Wikipedia writes of fashion in this era:

“Fashion in 15th-century Europe was characterized by a series of extremes and extravagances, from the voluminous gowns called houppelandes with their sweeping floor-length sleeves to the revealing doublets and hose of Renaissance Italy. Hats, hoods, and other headdresses assumed increasing importance, and were swagged, draped, jewelled, and feathered.

As Europe continued to grow more prosperous, the urban middle classes, skilled workers, began to wear more complex clothes that followed, at a distance, the fashions set by the elites. It is in this time period that we begin to see fashion take on a temporal aspect. People could now be dated by their clothes, and being in “out of date” clothing became a new social concern. National variations in clothing seem on the whole to have increased over the 15th century.”

Porträt einer Dame

Fig. 1 - Franko-flämischer Meiste. Porträt einer Dame, ca. 1410. Oil and tempera on wood; 52 × 36.6 cm (20.5 × 14.4 in). Washington, DC: National Gallery of Art. Source: Wikimedia

The Death of Saint Clare

Fig. 2 - Master of Heiligenkreuz (Austrian, 1395-1430). The Death of Saint Clare, ca. 1400/1410. Oil on panel; 66.3 x 54 cm (26 1/8 x 21 1/4 in). Washington, DC: National Gallery of Art, 1952.5.83. Samuel H. Kress Collection. Source: National Gallery of Art

Des cas des nobles hommes et femmes

Fig. 3 - Anonymous. Des cas des nobles hommes et femmes, ca. 1410. Illuminated manuscript; 40.5 x 29.5 cm. Genève: Bibliothèque de Genève. Source: Pinterest

Illumination from The Book of the Queen

Fig. 4 - Bedford Master (fl. 1415-1435). Illumination from The Book of the Queen, ca. 1410-1414. Illumination on parchment. London: British Library, Harley 4431. Source: Wikimedia


Wikipedia writes of men’s fashion during this time:

“The basic costume of men in this period consisted of a shirt, doublet, and hose, with some sort of overgown (robe worn over clothing). Linen shirts were worn next to the skin. Toward the end of the period, shirts (French chemise, Italian camicia, Spanish camisa) began to be full through the body and sleeves with wide, low necklines; the sleeves were pulled through the slashings or piecing of the doublet sleeves to make puffs, especially at the elbow and the back of the arm. As the cut of doublets revealed more fabric, wealthy men’s shirts were often decorated with embroidery or applied braid.

Over the shirt was worn a doublet. From around the mid-15th century very tight-fitting doublets, belted or tailored to be tight at the waist, giving in effect a short skirt below, were fashionable, at least for the young. Sleeves were generally full, even puffy, and when worn with a large chaperon, the look was extremely stylish, but very top-heavy. Very tight hose, and long pointed shoes or thigh-boots gave a long attenuated appearance below the waist, and a chunky, solid one above. The doublet was often elaborately pleated, especially at the back, the pleats being achieved by various means. In Italy both shirt and doublet were often high, tight and collarless at the front of the neck; sometimes they are shown higher at the front than the back.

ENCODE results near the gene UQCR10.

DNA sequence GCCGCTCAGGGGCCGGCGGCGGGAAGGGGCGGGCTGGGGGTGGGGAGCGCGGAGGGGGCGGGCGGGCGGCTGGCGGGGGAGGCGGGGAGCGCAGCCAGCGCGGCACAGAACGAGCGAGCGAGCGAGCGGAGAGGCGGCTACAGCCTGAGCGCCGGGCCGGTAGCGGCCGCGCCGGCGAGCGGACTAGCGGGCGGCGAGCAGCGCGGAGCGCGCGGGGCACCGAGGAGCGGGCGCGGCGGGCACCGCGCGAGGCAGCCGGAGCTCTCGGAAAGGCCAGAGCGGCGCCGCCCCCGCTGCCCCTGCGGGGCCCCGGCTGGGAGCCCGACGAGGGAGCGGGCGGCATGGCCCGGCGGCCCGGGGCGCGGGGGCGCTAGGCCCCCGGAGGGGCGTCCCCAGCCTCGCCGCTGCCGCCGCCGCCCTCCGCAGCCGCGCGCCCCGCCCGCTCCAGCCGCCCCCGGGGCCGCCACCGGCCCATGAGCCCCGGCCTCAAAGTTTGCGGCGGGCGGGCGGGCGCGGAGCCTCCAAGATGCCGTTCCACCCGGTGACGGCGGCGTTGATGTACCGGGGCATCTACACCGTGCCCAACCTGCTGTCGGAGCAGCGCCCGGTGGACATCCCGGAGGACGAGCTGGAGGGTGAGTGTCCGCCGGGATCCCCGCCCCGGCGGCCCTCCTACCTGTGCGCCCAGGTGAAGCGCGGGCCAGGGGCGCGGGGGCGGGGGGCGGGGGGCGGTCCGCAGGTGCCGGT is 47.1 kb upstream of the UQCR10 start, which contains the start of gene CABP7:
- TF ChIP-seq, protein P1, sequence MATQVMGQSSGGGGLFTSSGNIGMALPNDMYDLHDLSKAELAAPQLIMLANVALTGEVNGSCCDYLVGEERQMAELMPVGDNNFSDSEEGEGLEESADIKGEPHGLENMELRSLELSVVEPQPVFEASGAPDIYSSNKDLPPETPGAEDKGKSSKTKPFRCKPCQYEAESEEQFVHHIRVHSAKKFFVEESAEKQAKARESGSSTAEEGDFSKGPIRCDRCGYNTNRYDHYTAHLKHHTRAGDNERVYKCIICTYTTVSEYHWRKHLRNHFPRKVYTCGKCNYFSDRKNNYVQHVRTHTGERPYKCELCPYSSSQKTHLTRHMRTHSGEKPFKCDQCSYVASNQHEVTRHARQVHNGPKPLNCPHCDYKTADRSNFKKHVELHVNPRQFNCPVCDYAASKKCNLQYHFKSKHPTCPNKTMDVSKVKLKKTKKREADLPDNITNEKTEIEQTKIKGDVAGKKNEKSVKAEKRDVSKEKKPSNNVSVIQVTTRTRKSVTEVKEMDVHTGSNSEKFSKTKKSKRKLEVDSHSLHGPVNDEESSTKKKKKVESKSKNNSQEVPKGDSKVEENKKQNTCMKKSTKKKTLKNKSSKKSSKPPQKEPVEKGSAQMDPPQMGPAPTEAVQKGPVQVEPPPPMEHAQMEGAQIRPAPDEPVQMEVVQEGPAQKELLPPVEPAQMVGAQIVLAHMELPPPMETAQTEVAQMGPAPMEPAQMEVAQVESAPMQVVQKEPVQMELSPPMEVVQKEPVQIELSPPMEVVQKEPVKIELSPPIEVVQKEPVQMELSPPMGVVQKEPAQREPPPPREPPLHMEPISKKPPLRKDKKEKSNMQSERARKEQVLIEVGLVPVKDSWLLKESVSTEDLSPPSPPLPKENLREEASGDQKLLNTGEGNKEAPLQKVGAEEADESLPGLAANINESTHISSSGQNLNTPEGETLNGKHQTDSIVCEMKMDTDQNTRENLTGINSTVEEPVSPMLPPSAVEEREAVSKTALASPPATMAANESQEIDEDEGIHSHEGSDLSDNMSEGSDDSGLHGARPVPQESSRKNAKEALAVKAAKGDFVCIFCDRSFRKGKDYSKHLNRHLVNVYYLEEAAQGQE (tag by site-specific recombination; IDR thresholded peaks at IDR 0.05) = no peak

Men of all classes wore short braies or breeches, a loose undergarment, usually made of linen, which was held up by a belt. Hose or chausses made out of wool were used to cover the legs, and were generally brightly colored. Early hose sometimes had leather soles and were worn without shoes or boots. Hose were generally tied to the breech belt, or to the breeches themselves, or to a doublet.”

Carlo VI di Francia

Fig. 1 - Carlo VI di Francia (French, fl. 1400-1425). Carlo VI di Francia, 1411-1413. Geneva: Geneva Library, Ms.fr.165. Source: Wikimedia

Très Riches Heures du Duc de Berry

Fig. 2 - Limbourg brothers (Dutch, 1385 – 1416). Très Riches Heures du Duc de Berry, 1412-1416. Tempera on vellum; 22.5 x 13.6 cm (8.9 x 5.4 in). Paris: Musée Condé, Ms.65, f.1v. Source: Wikimedia

The Coronation of the Virgin

Fig. 3 - Lorenzo Monaco (Italian, fl. 1391-1422). The Coronation of the Virgin, 1414. Tempera on wood, gold background; 450 x 350 cm (177 x 138 in). Florence: The Uffizi, Inv. 1890 no. 885. Source: The Uffizi

Christ Led to the Praetorium

Fig. 4 - Limbourg brothers (Dutch, 1385 – 1416). Christ Led to the Praetorium, 1412-1416. Tempera on vellum. Paris: Musée Condé, Ms.65, f.1v. Source: Wikimedia



Historical Context

Wikipedia: 1410-1419

Europa 1400. Source: Wikimedia Commons

  • 1413 – Henry V becomes King of England
  • 1416 – The Republic of Ragusa is the first state in Europe to outlaw slavery
  • 1419 – Hundred Years’ War: Rouen surrenders to Henry V of England, which brings Normandy under the control of England.
  • Primary/Period Sources

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